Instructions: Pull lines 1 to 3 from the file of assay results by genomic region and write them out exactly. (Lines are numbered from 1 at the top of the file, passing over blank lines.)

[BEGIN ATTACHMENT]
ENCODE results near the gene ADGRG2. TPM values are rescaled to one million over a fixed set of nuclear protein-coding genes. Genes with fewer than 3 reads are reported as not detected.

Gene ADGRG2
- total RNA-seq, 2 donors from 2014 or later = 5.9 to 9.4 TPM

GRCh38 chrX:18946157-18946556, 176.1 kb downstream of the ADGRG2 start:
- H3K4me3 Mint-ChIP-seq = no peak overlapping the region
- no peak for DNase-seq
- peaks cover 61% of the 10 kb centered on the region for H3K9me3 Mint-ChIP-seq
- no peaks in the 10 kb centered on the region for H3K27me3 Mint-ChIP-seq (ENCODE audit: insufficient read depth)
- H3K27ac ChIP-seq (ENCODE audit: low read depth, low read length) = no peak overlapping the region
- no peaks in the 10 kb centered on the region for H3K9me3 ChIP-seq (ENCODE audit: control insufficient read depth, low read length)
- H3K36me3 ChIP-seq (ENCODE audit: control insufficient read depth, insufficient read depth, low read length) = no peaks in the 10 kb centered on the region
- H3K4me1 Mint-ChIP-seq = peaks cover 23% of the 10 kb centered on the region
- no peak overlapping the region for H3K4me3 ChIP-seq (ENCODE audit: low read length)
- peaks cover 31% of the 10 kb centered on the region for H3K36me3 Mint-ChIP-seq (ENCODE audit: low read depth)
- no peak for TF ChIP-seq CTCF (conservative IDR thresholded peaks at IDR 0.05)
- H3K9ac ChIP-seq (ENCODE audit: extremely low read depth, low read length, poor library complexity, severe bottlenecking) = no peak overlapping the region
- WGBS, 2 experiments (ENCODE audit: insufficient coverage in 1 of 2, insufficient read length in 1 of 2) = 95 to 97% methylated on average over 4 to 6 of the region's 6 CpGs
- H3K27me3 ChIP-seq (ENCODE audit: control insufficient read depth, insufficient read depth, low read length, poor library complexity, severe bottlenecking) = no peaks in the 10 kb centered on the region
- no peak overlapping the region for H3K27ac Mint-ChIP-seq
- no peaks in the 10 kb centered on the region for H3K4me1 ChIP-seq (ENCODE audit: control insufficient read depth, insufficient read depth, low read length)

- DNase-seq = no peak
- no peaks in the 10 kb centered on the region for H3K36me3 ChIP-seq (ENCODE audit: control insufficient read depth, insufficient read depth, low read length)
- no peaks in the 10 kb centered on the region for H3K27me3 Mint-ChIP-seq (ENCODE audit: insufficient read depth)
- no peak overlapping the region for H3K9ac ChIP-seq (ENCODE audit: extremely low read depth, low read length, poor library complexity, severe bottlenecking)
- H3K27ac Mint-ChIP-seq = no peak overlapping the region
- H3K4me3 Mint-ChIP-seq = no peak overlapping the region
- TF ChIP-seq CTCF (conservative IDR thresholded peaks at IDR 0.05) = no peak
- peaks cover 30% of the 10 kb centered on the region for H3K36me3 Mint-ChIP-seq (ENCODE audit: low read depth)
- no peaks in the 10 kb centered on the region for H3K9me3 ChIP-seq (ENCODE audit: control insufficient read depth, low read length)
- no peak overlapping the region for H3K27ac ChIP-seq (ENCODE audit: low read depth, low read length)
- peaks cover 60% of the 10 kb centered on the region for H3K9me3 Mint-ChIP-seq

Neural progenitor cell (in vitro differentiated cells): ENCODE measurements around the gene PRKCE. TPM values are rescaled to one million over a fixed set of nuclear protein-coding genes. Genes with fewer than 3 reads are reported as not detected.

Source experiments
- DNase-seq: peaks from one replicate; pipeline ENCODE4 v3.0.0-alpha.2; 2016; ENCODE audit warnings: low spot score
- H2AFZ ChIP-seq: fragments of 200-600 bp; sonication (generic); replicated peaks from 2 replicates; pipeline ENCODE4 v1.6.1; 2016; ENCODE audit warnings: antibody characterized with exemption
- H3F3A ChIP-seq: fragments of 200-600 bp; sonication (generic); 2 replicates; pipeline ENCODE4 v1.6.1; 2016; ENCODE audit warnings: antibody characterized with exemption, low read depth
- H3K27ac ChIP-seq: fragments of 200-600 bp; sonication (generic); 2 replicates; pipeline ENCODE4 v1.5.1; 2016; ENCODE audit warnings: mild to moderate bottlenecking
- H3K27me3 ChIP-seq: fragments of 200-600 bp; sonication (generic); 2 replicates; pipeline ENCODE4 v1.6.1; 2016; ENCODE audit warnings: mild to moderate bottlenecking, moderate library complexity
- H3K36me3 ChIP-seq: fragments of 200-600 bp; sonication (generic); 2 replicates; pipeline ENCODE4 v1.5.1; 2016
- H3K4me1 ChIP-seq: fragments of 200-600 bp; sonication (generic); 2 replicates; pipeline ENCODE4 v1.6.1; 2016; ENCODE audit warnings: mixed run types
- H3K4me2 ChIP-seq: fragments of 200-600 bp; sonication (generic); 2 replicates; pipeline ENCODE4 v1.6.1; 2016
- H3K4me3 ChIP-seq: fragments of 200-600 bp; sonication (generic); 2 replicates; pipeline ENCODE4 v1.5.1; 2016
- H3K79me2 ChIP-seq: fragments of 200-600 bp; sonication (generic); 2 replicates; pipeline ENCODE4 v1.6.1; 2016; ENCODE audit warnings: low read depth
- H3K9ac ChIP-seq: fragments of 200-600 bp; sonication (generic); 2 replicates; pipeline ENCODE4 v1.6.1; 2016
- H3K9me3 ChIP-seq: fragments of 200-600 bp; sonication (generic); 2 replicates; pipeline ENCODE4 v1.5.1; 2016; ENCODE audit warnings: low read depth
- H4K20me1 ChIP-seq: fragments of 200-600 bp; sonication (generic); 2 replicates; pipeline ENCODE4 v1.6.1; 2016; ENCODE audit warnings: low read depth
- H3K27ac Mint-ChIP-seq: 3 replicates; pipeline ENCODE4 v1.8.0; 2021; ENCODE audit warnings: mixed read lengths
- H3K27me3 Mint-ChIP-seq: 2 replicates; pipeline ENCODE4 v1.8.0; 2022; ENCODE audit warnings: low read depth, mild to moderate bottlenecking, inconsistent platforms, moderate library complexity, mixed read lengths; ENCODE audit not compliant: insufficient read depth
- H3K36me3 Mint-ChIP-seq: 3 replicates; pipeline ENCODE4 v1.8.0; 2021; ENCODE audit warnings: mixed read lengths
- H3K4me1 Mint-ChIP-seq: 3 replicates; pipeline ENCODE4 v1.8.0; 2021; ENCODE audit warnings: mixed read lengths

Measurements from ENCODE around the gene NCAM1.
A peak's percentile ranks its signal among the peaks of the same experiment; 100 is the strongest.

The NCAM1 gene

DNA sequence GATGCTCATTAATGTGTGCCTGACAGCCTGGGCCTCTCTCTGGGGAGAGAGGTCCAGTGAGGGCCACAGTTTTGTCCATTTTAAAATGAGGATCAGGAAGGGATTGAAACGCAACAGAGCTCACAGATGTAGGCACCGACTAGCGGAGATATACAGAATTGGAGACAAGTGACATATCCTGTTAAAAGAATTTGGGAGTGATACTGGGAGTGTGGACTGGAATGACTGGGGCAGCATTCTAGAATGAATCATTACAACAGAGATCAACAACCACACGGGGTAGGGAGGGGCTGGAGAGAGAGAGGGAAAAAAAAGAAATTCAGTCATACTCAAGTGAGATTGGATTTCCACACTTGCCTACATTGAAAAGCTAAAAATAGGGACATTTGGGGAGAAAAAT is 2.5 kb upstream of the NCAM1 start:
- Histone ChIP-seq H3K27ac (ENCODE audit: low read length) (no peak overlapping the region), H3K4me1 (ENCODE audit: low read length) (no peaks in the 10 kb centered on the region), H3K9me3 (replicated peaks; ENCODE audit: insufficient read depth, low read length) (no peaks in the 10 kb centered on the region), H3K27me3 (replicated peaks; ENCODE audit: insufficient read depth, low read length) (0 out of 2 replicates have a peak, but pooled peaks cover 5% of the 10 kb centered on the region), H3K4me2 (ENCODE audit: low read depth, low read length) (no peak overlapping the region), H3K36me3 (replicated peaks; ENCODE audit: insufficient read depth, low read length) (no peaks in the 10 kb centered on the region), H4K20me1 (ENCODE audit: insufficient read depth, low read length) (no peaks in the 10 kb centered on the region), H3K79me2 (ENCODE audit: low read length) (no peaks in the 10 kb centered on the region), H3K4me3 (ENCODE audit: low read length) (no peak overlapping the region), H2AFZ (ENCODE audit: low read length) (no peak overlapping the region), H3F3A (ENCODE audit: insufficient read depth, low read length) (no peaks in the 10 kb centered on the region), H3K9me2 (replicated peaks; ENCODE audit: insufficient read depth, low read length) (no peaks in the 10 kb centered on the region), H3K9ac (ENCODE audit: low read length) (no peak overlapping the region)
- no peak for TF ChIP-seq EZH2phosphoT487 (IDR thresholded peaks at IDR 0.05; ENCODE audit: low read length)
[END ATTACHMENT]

ENCODE results near the gene ADGRG2. TPM values are rescaled to one million over a fixed set of nuclear protein-coding genes. Genes with fewer than 3 reads are reported as not detected.

Gene ADGRG2
- total RNA-seq, 2 donors from 2014 or later = 5.9 to 9.4 TPM